Sunn are no stranger to the enduro scene, and we sent Ryan out on their Kern LT Finest to see what this French brand bring to the party.
Words and images: Ryan Walsch
When I first pulled the Sunn Kern LT Finest out of the box, I didn’t have a clue where to look. Polished alloy, leopard print, fluoro, Mavic wheels, Hutchinson Python and Squale tyres it was like a hommage to the late 90s and all the trick bits we adorned our bikes with.
The Kern is available in 3 stroke lengths, Kern LT for Enduro at 160mm, The Kern for Trail at 140mm and the Kern SL at 120mm. The Kern has been developed with the Enduro rider in mind and rigorously tested in the field with a focus on climbing efficiency and speed and safety on the descents.
We have the range topping Kern LT Finest, which sports a nicely made alloy mainframe, seat-stay and yes you read correctly a carbon chainstay but more on that later.
The Kern LT is up against serious rivals in the 160mm Enduro category, but sets itself apart by adopting some quirky French characteristics, components and ingenuity.
With the mainframe and seat-stay being constructed out of fatigue and corrosion resistant 6069 T6 aluminium you may ask why the MonoBloc chainstay has been fabricated out of Toray 800 Carbon. Typical bike companies make carbon mainframes and alloy stays, partially due to the very high manufacturing cost of stays versus what the customer wants, which is a carbon frame often looking past the chainstay entirely. It is ultimately the job of the chain-stay the keep the rear wheel tracking straight and the bike feeling stable, stiff and eager out of corners. This is something Sunn have put very high up on the list of must haves and when paired with a set of Mavic Deemax Pro Enduro wheels, the back end is taken care of.
Leopard print, check, fluoro, got that too. As mentioned earlier I didn’t know where to look, green may be the only color absent from the Kern LT Finest and its grown on me. People look and gawk wondering what it is at the trail head, and it certainly specced with nice parts like the 160mm Lyrik, Super Deluxe shock and XX1 Derailleur.
Setup was an absolute breeze with the RockShox Lyrik and Super Deluxe which has become un-unstoppable pairing of late. I was surprised to see a 230mm metric shock and Boost fork on essentially a 2017/2018 frame sporting a 142mm rear end, possibly an early adoption of the metric standard? The whole sturdy and overbuilt package came in at a respectable 14.7kgs.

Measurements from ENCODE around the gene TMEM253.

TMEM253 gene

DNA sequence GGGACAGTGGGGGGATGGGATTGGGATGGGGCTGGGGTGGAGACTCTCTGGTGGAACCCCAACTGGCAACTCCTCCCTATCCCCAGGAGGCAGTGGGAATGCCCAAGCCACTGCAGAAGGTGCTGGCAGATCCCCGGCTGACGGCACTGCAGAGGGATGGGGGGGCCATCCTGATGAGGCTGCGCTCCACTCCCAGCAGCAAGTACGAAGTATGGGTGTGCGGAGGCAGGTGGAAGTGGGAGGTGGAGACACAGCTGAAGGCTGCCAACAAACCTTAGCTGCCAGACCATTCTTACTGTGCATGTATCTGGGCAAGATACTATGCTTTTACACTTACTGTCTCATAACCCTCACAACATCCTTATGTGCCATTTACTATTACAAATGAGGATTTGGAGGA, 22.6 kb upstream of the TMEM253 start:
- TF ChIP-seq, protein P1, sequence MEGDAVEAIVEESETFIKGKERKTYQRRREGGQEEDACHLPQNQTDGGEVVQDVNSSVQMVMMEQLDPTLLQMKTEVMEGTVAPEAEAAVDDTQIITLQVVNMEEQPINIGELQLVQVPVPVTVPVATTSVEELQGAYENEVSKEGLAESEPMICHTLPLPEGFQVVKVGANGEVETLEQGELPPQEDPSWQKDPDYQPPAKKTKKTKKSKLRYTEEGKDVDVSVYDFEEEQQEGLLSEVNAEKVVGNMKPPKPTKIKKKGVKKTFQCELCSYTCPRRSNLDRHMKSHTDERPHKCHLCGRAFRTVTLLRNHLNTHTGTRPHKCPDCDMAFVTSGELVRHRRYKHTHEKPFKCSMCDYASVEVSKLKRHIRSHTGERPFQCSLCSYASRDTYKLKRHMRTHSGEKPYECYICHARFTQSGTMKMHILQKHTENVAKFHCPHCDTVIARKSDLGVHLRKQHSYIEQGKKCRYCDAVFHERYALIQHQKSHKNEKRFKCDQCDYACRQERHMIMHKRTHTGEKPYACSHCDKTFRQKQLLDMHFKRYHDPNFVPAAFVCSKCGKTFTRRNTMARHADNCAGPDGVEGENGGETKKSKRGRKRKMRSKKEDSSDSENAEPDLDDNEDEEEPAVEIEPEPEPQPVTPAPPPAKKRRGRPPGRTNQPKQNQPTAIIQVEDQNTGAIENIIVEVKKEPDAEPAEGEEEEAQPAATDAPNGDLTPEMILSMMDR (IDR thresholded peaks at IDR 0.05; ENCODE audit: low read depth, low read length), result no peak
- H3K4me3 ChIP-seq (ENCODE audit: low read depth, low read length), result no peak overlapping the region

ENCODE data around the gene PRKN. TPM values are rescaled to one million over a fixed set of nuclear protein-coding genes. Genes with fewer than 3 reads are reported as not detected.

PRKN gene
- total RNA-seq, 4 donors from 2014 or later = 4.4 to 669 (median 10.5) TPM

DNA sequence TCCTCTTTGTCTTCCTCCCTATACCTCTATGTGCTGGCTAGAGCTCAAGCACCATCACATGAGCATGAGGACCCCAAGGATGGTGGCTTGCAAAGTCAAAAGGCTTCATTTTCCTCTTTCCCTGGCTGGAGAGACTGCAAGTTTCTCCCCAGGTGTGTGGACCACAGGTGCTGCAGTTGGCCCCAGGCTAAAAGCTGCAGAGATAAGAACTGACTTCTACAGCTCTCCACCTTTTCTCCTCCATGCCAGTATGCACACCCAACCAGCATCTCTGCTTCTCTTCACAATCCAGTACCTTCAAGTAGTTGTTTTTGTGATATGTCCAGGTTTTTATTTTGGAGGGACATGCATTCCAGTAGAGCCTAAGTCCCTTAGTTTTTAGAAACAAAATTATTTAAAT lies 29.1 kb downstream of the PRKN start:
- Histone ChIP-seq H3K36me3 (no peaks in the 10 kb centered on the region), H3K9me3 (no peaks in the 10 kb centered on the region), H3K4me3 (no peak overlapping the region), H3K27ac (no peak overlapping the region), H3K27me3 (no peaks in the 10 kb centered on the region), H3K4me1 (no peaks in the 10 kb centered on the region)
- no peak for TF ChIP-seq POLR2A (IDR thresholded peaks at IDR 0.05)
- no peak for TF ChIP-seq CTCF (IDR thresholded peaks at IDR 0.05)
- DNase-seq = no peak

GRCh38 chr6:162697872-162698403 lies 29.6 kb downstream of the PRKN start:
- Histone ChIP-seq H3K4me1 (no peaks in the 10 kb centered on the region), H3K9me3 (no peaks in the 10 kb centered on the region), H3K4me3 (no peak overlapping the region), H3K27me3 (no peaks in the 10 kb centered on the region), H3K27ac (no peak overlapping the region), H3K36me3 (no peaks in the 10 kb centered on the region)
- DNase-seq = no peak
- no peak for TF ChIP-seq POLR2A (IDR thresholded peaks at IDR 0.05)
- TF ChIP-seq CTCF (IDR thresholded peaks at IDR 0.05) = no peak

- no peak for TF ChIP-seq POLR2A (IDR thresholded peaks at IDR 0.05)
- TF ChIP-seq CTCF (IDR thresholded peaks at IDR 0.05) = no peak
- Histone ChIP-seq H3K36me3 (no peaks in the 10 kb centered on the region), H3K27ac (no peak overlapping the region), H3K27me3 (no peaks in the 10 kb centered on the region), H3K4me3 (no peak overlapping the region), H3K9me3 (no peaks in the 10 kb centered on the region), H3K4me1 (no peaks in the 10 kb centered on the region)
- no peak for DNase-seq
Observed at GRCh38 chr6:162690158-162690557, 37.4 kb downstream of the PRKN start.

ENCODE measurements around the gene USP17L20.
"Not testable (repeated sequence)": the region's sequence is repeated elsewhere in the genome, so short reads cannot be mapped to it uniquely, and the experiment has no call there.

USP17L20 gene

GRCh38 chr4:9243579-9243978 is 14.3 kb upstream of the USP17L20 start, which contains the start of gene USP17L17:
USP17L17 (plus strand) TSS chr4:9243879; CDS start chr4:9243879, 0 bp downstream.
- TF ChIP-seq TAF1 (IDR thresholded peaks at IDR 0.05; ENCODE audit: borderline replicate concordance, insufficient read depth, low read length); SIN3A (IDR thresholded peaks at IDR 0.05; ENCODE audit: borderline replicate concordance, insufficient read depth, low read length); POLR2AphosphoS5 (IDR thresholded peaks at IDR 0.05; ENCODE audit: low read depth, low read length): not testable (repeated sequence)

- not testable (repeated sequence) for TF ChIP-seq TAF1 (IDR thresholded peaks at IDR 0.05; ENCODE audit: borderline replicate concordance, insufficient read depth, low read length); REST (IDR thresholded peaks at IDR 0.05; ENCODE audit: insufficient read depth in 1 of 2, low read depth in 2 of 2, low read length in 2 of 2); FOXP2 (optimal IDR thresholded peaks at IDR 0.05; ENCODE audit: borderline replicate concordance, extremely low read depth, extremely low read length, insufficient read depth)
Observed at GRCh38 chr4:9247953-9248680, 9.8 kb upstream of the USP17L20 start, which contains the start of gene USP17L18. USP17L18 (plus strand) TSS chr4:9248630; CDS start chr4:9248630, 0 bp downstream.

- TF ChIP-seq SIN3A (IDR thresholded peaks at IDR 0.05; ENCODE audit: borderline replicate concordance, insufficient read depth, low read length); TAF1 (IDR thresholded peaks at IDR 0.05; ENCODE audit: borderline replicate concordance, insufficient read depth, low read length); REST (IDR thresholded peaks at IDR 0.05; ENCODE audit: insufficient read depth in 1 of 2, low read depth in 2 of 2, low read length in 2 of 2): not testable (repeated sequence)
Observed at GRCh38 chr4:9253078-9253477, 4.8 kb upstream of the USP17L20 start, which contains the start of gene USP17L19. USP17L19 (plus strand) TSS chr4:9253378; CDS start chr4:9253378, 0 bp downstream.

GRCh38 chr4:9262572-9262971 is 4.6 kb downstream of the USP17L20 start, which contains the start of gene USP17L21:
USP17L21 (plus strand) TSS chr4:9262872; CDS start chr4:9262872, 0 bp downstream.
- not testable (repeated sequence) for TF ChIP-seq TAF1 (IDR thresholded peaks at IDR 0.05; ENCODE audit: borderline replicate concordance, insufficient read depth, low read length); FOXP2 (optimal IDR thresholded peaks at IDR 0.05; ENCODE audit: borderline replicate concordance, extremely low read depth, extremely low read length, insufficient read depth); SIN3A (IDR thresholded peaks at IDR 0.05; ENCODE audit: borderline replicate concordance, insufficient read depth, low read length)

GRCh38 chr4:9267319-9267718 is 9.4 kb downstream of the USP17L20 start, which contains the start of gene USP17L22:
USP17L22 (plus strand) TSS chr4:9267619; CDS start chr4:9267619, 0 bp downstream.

Like anyone with a new bike in the workshop, I set pressures and put air in the tyres and hit the trails only to find on the first descent it was running tubes with a classic demo bike rear pinch flat. It was at this point that I was dreading trying to get it repaired and setup tubeless but was so glad Mavic and Hutchinson have been in the tubeless game longer than anyone. The UST rims and quality rubber are such a hassle free match. You will find no spoke holes or tubeless tape, just pop the valve in, add sealant, roll the tire onto rim and inflate with your track pump. This combo brought back good nostalgic memories of when I first tried tubeless with the same two brands.
On The Trail
Even with frame in its second season, the geometry is still within the sensible range of 66 degree headangle, 435mm chainstay and our size Medium on test’s 600mm Top tube equating to a 440mm reach.
We found the use of the RaceFace Atlas Stealth 785mm bar and 50mm Atlas stem a comfortable and homely feel. However the Reverb’s under bar lever was very akward to use after using Rock Shox 1 x specific lever, little spec changes like this will be welcomed with new season models no doubt.
As the Kern LT is tipped into some steep, tight switchbacks the choice of the carbon Chainstay/Mavic Deemax 27.5 wheels is pretty clear. Tight technical terrain with fast direction changes is what the Kern LT is about without any nervousness or instability. The Lyrik and SuperDeluxe suspension package is a great addition and will give riders a hassle free and confidence inspiring ride in all conditions.
We did notice on climbs the Kern sat into more of its travel than expected for the pressure we ran, something that an additional volume spacer or two could certainly assist with. For a 160mm enduro bike, it was no hard task to get back to the summit always feeling like it had traction and composure.
Throughout the duration of our time with the Kern LT, it showed barely a hint of faltering and leaves us with the impression that this is a quality offering that be well received by Australian riders.
The Sunn Kern LT Finest matches maneuverability with stability, although viewed with 2019 on the horizon some of the geometry looks a little dated, but it works!
The frame is really solid, and is likely to be around for many years to come even under hard riding. Sunn are new back in Australia and there is no doubting they are French! Some of the spec and design might seem quirky, but it works well and they are all high-end proven parts.
As said above, 2019 is on the horizon, and it's likely that there will be new models coming. Bikes like this Sunn Kern LT Finest are doing the rounds with the importer, Ride Sports, for test rides. It's a solid bike and we're keen to see what 2019 brings to the platform.